need eq tips for 70's rock sound

Discussion in 'Amps and Cabs [BG]' started by andbaggio, Jan 31, 2014.

  1. andbaggio


    Dec 16, 2011
    Treviso, Italy
    I need tips to get a good 70's rock sound on my amp head (G-K 700 RB-II).

    I have a Fender Jazz Bass. I need a good punchy vintage sound, what could I do to get it? any advices?
  2. Duckwater


    May 10, 2010
    USA, Washington
    Try cutting everything above 4k or so, and make sure you have plenty of upper bass/low mids. A little bit of drive can help you get there as well.
  3. Stumbo

    Stumbo Wherever you go, there you are.

    Feb 11, 2008
    So. Cal.
    Which cab are you using?
  4. 70s rock sound is extremely vague. There were a plethora of tones back then. Hell, even certain bassists tones changed from album to album or even song to song.

    We need more specific examples man.
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  6. SirMjac28

    SirMjac28 Patiently Waiting For The Next British Invasion Gold Supporting Member

    Aug 25, 2010
    The Great Midwest
    +1 and make sure you have rounds
  7. andbaggio


    Dec 16, 2011
    Treviso, Italy
    ashdown abm 115 + ashdown abm 210
  8. andbaggio


    Dec 16, 2011
    Treviso, Italy
    what do you mean by upper bass? you mean the low mids...

    so cutting down treble and high mids I guess
  9. andbaggio


    Dec 16, 2011
    Treviso, Italy
    I would say something that fits best Deep Purple, Hendrix, Cream, AC/DC sound
  10. Duckwater


    May 10, 2010
    USA, Washington
    Upper bass meaning around 100-200hz
  11. dincz


    Sep 25, 2010
    Czech Republic
    Hendrix and Cream didn't make much sound in the 70's! :)
  12. kohntarkosz

    kohntarkosz Banned

    Oct 29, 2013
    Edinburgh - Scotland
    Lots of mids, less treble and bass than a modern bass tone. Bass amps back then were, in the main, barely diverging from guitar amps. Marshall Superbass heads benefitted from a bigger OT and a few different caps in the tone stack and that is about it....

    With the exception of the Ampeg 810, most cabs in the early '70s were shallow depth, unported 412 guitar cabs with different speakers. Those weird W-profiled folded horn cabs, with a single 18'' speaker firing backwards, were also popular.
  13. No, he means upper bass. Not the same as low mids. Upper bass is around 80-120hz, as I recall. Low mids are more like the region around 220hz. Naturally, the boundary between the two is a bit ambiguous.

    70's bass, while having a wide variety of different tones, tended not to have that much in the deep, sub low area, though often had strong upper bass. Generally not a whole lot going on above 5khz, either.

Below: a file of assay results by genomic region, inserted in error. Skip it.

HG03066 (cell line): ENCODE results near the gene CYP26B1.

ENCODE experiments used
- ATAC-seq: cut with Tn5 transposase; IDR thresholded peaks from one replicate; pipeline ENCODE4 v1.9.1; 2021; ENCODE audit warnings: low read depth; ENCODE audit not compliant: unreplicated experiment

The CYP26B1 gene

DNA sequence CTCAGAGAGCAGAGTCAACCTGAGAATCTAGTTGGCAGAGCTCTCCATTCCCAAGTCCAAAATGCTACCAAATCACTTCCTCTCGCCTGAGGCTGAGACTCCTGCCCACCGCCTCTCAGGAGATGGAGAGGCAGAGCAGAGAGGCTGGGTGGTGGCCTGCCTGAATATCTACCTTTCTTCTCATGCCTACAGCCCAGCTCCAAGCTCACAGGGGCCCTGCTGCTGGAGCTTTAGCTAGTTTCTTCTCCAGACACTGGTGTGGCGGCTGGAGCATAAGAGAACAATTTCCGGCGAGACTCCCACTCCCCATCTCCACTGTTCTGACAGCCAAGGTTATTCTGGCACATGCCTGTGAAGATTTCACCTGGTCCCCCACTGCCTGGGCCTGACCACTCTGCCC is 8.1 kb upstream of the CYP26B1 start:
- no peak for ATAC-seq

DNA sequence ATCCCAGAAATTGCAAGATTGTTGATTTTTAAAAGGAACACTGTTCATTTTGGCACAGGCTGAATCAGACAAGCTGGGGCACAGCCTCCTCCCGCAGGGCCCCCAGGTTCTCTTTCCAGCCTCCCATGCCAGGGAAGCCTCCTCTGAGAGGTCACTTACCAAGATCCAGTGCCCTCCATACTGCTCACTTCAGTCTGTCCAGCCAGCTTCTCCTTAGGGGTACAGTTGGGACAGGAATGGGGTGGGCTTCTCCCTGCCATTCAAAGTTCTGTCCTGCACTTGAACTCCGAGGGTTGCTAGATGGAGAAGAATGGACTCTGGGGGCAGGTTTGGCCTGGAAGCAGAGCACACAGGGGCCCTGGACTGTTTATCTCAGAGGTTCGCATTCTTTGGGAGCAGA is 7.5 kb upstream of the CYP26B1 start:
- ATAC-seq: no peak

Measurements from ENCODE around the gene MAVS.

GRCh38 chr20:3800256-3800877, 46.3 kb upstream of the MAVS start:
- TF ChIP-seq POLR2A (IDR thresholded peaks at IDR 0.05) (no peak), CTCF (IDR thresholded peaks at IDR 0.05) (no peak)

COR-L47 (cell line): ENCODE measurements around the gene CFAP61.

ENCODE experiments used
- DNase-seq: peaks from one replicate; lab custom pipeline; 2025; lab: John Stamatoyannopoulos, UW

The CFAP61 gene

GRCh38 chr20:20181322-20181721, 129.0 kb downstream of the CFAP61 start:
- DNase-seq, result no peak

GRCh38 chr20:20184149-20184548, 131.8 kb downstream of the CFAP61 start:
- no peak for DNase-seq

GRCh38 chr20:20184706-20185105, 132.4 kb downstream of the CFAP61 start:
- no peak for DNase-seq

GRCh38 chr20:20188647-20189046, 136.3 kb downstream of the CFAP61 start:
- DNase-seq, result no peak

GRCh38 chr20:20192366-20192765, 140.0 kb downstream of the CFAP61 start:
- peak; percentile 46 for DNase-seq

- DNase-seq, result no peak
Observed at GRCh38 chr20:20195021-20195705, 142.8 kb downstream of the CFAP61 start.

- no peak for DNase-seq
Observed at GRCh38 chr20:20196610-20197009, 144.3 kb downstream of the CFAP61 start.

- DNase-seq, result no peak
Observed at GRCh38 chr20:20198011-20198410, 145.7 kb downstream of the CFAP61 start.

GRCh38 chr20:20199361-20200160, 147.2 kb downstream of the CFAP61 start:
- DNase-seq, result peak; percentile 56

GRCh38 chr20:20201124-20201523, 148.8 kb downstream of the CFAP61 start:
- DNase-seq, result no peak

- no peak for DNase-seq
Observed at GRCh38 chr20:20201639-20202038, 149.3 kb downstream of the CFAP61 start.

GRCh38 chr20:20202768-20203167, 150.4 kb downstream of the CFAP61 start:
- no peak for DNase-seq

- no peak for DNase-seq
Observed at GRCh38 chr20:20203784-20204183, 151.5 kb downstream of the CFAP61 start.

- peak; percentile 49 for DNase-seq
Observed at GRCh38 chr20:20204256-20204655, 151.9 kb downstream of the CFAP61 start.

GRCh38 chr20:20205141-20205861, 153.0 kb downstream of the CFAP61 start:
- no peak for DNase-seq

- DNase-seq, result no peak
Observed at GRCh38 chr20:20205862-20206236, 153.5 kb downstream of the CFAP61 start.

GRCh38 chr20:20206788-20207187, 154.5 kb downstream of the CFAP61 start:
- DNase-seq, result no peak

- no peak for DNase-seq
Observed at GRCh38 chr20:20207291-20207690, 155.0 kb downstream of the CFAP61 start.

14. Well from what you described, I will actually disagree on using roundwound strings. Go with flats, but something on the bright side. Rotosound 77 flats should get you there. I think this would be the most important factor for getting that tone you are describing.

    However I feel that your amp is your biggest limitation for this. I am rather familiar with it and the GK is fairly modern voiced. I would suggest starting flat and then cutting your hi-mids a bit. Boosting your low mids might not be necessary but could help. You might have to cut your treble a bit as well. I would probably leave bass flat. Try to use presence for controling the higher frequencies and add contour to adjust the warmthness of your overall sound.

    Last but not least, a subtle overdrive might be very helpful as well, but necessary.
  15. Michedelic

    Michedelic MId-Century Modern Gold Supporting Member

    Aside from the fact, as someone else pointed out, Hendrix and Cream were technically not of the 70's, every band cited was using Marshall bass amplification(Cliff might have eventually moved to SVT's, but earlier on he was using those Marshall 4x15 cab stacks). If you want 'that' sound, look to amps using el34 tubes, or possibly kt88's, however, el34's aren't necessarily the best for bass frequencies. Also, consider the instruments from the examples you listed. Rickenbacker, two Fender Jazz Basses, and a Gibson EB3. All substantially different sounding.
  16. BurningSkies

    BurningSkies CRAZY BALDHEAD

    Feb 20, 2005
    Seweracuse, NY
    To me, you need to look at what cabs and amps did during that era.

    Deep low bass didn't really exist (roll off by about 60hz), and no tweeters or any of that, so nothing about about 4khz. Amps were generally not a whole lot of power and speakers didn't have much in the way of excursion, so some amount of 'dirt' in the form of either speaker distortion or amp clipping is usually in there somewhere too. That classic 810 sound is low mid forward but not much below it with some breakup in it.
  17. Webtroll

    Webtroll Rolling for initiative

    Apr 23, 2006
    Austin, TX
    So something that sounds like a Ric, a Jazz, an EB0, or a StingRay? They played other basses as well, but that's a wide spectrum that you're not going to hit by tweaking your EQ unless you change it for every song.
  18. bump up the 1.1k area, dump anything below 60-70 hz area.
    adjust your high end to deal with your guitar / keyboard players' sounds.

    get an overdrive pedal to dial in a little bit of grit.

    Or just use a b-15 and call it done.
  19. 15 inch or bigger speakers and no tweeters. Plug in a Fender bass and you're in business!
  20. AlexanderB


    Feb 25, 2007
    On the other hand, many records from that time probanly recorded the bass straight into the mixing console, low impedance. With a passive bass, you would get the same rolled off highs due to pickup loading. Some records also have quite deep bass, not much different from how rock CAN sound today.